England hit the ground running during training as they prepared for one final push in their quest for Euro 2020 glory. Gareth Southgate's team take on Roberto Mancini's Italy at Wembley in the final on Sunday, hoping to replicate the success of the 1966 World Cup - the last time they played a major final.
Three years after their defeat to Croatia in the World Cup semi-final, Southgate's men overcame Denmark 2-1 in extra time to reach their first European Championship final. And the England manager acknowledged the significance of the occasion.
"I guess for me it hasn't really totally registered because I'm not reading those front pages and I'm not tuning into those bulletins," Southgate was quoted as saying by the Press Association.
"But I'm noticing the journey to the stadium - the tooting of the horns, the flags on the cars, so I'm starting to get a feel of exactly what's going on and I suppose in the back of my mind I know what's going on but I've tried to put it to one side really and keep focused on what we're doing.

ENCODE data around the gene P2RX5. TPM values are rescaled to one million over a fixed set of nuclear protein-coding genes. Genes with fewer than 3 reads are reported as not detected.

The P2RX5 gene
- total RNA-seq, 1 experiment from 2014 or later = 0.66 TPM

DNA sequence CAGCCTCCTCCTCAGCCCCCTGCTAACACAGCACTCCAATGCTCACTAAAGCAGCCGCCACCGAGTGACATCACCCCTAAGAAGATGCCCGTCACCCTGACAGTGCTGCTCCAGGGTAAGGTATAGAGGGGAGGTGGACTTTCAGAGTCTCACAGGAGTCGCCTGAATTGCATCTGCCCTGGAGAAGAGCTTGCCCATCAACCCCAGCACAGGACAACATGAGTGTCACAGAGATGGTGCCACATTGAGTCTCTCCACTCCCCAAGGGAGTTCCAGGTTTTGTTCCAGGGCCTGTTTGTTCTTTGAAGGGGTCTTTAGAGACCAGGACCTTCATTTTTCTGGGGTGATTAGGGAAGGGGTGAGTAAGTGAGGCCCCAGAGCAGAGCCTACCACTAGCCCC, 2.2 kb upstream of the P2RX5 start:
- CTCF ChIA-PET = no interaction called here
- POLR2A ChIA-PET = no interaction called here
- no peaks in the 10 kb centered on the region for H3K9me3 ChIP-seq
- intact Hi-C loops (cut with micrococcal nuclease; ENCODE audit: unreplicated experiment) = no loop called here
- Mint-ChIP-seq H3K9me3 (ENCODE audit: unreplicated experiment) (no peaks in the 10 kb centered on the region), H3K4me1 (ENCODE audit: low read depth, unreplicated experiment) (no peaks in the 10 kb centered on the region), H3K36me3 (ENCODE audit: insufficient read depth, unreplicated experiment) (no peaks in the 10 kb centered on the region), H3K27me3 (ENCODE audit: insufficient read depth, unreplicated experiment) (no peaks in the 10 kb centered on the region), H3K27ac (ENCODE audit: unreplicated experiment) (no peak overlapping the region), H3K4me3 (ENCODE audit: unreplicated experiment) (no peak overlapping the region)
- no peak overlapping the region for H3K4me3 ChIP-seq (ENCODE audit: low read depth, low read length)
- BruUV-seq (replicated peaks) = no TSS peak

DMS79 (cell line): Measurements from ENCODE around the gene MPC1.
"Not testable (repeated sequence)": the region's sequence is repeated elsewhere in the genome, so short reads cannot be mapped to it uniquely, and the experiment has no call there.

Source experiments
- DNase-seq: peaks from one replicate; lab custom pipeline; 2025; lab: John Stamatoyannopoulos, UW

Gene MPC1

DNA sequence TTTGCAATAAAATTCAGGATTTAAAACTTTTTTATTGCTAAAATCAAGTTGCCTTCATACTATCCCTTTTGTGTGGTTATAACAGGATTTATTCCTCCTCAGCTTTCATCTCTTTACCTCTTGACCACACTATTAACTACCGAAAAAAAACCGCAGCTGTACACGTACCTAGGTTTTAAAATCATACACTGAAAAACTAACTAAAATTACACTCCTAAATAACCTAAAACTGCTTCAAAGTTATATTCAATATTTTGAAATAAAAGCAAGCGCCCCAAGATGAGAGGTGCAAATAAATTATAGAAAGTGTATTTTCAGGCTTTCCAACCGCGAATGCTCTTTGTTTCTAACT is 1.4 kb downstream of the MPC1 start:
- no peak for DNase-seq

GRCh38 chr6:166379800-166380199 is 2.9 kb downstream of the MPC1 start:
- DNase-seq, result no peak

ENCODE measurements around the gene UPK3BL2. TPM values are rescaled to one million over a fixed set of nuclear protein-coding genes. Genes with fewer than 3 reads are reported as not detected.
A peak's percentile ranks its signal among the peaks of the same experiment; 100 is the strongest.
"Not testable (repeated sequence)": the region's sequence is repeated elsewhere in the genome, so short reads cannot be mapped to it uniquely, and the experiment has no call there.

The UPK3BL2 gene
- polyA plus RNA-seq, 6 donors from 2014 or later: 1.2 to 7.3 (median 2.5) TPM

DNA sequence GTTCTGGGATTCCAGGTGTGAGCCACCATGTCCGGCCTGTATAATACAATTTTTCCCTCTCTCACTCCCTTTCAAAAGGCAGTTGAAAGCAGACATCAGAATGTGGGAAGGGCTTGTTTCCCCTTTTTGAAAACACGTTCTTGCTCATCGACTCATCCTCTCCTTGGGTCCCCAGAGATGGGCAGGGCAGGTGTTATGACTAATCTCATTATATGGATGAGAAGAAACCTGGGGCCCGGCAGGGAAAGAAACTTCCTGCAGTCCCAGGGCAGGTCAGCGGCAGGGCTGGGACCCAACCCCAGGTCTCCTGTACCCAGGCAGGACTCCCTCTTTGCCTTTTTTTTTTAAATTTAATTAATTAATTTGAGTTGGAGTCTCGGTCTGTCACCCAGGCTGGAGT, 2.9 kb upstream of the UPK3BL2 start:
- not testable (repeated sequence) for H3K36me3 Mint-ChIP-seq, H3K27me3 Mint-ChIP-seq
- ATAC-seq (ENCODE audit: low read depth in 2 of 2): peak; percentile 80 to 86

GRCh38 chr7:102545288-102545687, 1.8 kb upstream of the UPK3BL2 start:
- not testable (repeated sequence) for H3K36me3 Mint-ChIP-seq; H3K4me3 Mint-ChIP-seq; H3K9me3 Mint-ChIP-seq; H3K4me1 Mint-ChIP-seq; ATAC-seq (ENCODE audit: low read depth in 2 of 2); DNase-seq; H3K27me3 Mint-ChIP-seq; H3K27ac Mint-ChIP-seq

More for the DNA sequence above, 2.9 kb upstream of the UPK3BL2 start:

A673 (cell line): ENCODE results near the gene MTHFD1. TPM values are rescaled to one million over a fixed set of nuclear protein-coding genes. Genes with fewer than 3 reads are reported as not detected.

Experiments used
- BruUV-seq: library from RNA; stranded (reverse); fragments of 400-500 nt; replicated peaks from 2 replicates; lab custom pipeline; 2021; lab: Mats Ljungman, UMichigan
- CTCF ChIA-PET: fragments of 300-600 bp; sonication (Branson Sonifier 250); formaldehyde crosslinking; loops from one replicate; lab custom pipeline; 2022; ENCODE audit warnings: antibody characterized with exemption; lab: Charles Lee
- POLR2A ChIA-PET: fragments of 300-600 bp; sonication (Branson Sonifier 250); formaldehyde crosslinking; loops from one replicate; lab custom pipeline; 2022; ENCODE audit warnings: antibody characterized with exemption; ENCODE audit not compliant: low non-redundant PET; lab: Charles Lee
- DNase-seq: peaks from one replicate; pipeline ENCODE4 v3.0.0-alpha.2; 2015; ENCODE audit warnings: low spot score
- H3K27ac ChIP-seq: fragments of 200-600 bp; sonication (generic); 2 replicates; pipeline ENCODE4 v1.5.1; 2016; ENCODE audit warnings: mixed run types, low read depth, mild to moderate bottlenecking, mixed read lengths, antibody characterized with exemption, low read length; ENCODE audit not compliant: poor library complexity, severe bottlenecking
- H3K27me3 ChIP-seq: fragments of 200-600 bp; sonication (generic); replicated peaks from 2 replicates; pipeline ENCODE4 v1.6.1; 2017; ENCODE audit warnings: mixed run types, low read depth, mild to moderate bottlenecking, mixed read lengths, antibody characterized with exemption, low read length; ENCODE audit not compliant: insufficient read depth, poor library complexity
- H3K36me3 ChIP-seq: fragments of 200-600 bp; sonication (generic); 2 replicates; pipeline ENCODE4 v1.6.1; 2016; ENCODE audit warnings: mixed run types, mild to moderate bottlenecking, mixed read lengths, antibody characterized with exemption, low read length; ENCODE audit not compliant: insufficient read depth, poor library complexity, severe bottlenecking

"Because we're a special country, we are historically an incredible country and I know I couldn't be prouder to be an Englishman. I can't be prouder to have the opportunity to lead my country so to bring happiness at this time where it's been so difficult for this period is a very special feeling."
Even so, the task will not be easy. Their opponents are on an incredible run, having not tasted defeat since September 2018. Moreover, England have 24 hours less to prepare.
"It is definitely a bit of a disadvantage but we have to find the best way of dealing with that," he said.
"In terms of Italy, I think what Roberto [Mancini] has done and the way they've played the last couple of years, the record speaks for itself in terms of the wins, the small number of goals conceded. The style of play has been exceptional."